Chapter no 23 – Resurrection in Death

Empire of Silence

I SPENT THE REST of that night hiding in a loading dock behind a warehouse, huddled among a set of unmarked steel drums. Sleep never came, but how could it? The very air felt as if it would choke me, so thick it stuck in my lungs. Some artifact of antique terraforming, perhaps? Or of natural

ecology? I knew nothing of my new world, this Emesh. The gravity was undoubtedly stronger, which explained the leaden weight in my limbs. I’d heard a story once about a man, a magus who advised the Emperor, who could gauge a planet’s gravity by the rate at which a pocket bandalore fell

and returned to his hand. I had never learned the trick of it, but at a guess I was pulling more than thirty percent what I had on Delos.

When day came at last, the sun was wrong. Delos’s sun was a tiny point, half the size of a silver kaspum, no bigger round than the cross-section of my smallest finger. Emesh’s sun, by contrast, was an angry, weeping red

eye the size of my fist. It baked the streets, turning the low brick structures of my new home into the walls of an open-air oven, rippling the air with whorls of heat visible to the eye. My stolen clothes stuck fast to my frame, and I felt the water being burned out of me beneath a sky dappled orange and ocher and pink, streaked with high and inconstant clouds.

The city itself was a curiosity, a low sprawl of unknown scope. Its buildings—most no more than three or four stories high—stretched like netting over an equally low landscape. What little earth I saw between the concrete was sandy and pale. Once or twice I caught sight of the sea between the buildings, peering at me from down crooked streets and over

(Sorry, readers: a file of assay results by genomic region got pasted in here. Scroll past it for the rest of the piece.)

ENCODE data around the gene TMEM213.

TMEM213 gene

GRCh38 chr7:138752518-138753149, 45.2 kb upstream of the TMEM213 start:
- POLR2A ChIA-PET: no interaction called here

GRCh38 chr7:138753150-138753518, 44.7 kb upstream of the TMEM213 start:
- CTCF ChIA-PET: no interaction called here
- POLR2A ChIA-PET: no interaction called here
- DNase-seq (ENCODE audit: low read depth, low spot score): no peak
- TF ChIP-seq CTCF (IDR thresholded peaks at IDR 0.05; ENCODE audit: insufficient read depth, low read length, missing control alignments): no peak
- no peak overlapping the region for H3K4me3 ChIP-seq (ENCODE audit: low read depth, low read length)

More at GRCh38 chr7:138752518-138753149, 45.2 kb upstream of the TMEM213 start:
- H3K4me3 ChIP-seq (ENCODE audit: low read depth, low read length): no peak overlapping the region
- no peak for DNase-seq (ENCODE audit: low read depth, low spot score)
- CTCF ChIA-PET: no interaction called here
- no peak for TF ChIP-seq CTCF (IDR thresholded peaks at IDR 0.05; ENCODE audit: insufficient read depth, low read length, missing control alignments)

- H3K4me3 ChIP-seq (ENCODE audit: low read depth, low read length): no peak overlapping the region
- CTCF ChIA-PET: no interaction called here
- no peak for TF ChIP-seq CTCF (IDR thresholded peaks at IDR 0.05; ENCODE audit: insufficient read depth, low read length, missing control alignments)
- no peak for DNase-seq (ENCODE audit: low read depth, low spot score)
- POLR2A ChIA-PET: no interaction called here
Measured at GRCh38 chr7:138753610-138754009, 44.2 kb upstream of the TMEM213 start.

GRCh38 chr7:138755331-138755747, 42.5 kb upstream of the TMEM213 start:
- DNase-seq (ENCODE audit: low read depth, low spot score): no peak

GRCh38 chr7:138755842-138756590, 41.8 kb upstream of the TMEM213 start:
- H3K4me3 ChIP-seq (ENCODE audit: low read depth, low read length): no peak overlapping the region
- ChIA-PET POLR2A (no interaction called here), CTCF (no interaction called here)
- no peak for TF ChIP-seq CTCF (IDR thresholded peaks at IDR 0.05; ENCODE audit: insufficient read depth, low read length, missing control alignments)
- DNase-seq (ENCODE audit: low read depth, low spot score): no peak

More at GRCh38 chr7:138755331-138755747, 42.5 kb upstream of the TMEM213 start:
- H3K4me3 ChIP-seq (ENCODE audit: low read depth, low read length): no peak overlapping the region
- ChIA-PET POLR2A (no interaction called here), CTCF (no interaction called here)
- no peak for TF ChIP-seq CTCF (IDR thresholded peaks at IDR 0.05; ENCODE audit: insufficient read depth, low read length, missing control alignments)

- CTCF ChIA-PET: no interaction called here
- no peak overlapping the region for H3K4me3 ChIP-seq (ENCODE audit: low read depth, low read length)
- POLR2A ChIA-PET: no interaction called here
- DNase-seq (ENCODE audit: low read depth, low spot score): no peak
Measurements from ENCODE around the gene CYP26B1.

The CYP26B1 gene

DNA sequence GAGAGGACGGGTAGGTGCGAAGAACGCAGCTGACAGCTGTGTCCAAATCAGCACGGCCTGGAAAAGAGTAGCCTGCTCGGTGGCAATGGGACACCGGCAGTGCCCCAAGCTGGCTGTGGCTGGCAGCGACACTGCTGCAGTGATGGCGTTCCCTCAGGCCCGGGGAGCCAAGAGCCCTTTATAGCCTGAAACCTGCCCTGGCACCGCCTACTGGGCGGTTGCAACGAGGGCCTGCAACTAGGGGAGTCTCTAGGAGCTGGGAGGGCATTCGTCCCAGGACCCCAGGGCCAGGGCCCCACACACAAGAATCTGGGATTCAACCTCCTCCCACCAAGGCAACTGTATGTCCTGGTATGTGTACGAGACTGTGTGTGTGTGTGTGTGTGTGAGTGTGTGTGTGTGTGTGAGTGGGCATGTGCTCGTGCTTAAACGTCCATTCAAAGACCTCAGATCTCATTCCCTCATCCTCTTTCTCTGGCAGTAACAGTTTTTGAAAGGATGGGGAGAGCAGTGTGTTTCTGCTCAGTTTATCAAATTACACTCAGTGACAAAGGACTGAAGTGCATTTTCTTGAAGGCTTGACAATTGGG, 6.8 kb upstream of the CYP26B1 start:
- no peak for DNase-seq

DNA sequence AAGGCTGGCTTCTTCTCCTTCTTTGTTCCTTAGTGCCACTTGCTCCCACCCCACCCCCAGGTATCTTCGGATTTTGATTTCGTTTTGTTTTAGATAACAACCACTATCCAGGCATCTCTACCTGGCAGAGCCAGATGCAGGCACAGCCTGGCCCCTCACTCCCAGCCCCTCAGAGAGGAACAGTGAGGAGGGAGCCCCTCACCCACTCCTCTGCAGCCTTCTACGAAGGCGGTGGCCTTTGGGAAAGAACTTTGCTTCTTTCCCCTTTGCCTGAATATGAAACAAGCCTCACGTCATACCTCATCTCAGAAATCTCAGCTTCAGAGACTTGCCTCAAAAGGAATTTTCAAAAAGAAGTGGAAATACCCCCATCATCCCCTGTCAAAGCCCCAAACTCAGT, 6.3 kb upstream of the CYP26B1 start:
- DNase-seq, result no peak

the heads of the growing crowd. Only it too was wrong. The waters shone a sickly green, patched here and there with blue and no silver at all.

Emesh, I later learned, was tectonically dead, and its air and water had more in common with Earth’s sister Mars than with the Homeworld herself. But for one continent, her rare landmasses—little more than islands by the standards of any planet worth the name—were low sedimentary accretions built upon the backs of shoals and coral reefs or else dredged and mounded up from the bed of Emesh’s shallow world ocean. The city itself, Borosevo, was built on steel pilings rammed deep into the earth, and over the long years this obtuse architectural fact revealed its folly in spiderwebs of cracks in walls and pilings. You could see the count’s palace, though, standing